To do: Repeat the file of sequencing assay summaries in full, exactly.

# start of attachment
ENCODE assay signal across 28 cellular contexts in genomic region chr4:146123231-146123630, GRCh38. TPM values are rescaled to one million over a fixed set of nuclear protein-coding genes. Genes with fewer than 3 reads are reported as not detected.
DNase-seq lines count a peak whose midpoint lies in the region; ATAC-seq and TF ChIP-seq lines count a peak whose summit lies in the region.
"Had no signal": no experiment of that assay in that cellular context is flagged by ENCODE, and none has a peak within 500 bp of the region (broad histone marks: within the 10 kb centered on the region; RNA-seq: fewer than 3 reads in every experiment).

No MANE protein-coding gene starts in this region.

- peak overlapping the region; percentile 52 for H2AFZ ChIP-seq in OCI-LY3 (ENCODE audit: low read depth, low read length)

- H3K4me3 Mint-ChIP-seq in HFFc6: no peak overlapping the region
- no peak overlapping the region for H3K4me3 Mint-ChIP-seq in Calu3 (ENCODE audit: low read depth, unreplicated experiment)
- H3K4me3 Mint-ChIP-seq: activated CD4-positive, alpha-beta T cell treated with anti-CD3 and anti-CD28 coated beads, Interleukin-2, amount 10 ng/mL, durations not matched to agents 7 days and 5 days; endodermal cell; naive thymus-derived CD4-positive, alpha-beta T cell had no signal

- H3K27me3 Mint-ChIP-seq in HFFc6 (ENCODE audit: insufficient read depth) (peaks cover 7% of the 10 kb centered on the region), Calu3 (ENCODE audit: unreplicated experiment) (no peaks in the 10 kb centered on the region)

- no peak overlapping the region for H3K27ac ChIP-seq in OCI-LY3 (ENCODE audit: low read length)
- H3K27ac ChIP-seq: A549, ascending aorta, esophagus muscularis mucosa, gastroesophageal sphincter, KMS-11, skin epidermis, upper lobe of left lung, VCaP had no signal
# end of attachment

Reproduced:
ENCODE assay signal across 28 cellular contexts in genomic region chr4:146123231-146123630, GRCh38. TPM values are rescaled to one million over a fixed set of nuclear protein-coding genes. Genes with fewer than 3 reads are reported as not detected.
DNase-seq lines count a peak whose midpoint lies in the region; ATAC-seq and TF ChIP-seq lines count a peak whose summit lies in the region.
"Had no signal": no experiment of that assay in that cellular context is flagged by ENCODE, and none has a peak within 500 bp of the region (broad histone marks: within the 10 kb centered on the region; RNA-seq: fewer than 3 reads in every experiment).

No MANE protein-coding gene starts in this region.

- peak overlapping the region; percentile 52 for H2AFZ ChIP-seq in OCI-LY3 (ENCODE audit: low read depth, low read length)

- H3K4me3 Mint-ChIP-seq in HFFc6: no peak overlapping the region
- no peak overlapping the region for H3K4me3 Mint-ChIP-seq in Calu3 (ENCODE audit: low read depth, unreplicated experiment)
- H3K4me3 Mint-ChIP-seq: activated CD4-positive, alpha-beta T cell treated with anti-CD3 and anti-CD28 coated beads, Interleukin-2, amount 10 ng/mL, durations not matched to agents 7 days and 5 days; endodermal cell; naive thymus-derived CD4-positive, alpha-beta T cell had no signal

- H3K27me3 Mint-ChIP-seq in HFFc6 (ENCODE audit: insufficient read depth) (peaks cover 7% of the 10 kb centered on the region), Calu3 (ENCODE audit: unreplicated experiment) (no peaks in the 10 kb centered on the region)

- no peak overlapping the region for H3K27ac ChIP-seq in OCI-LY3 (ENCODE audit: low read length)
- H3K27ac ChIP-seq: A549, ascending aorta, esophagus muscularis mucosa, gastroesophageal sphincter, KMS-11, skin epidermis, upper lobe of left lung, VCaP had no signal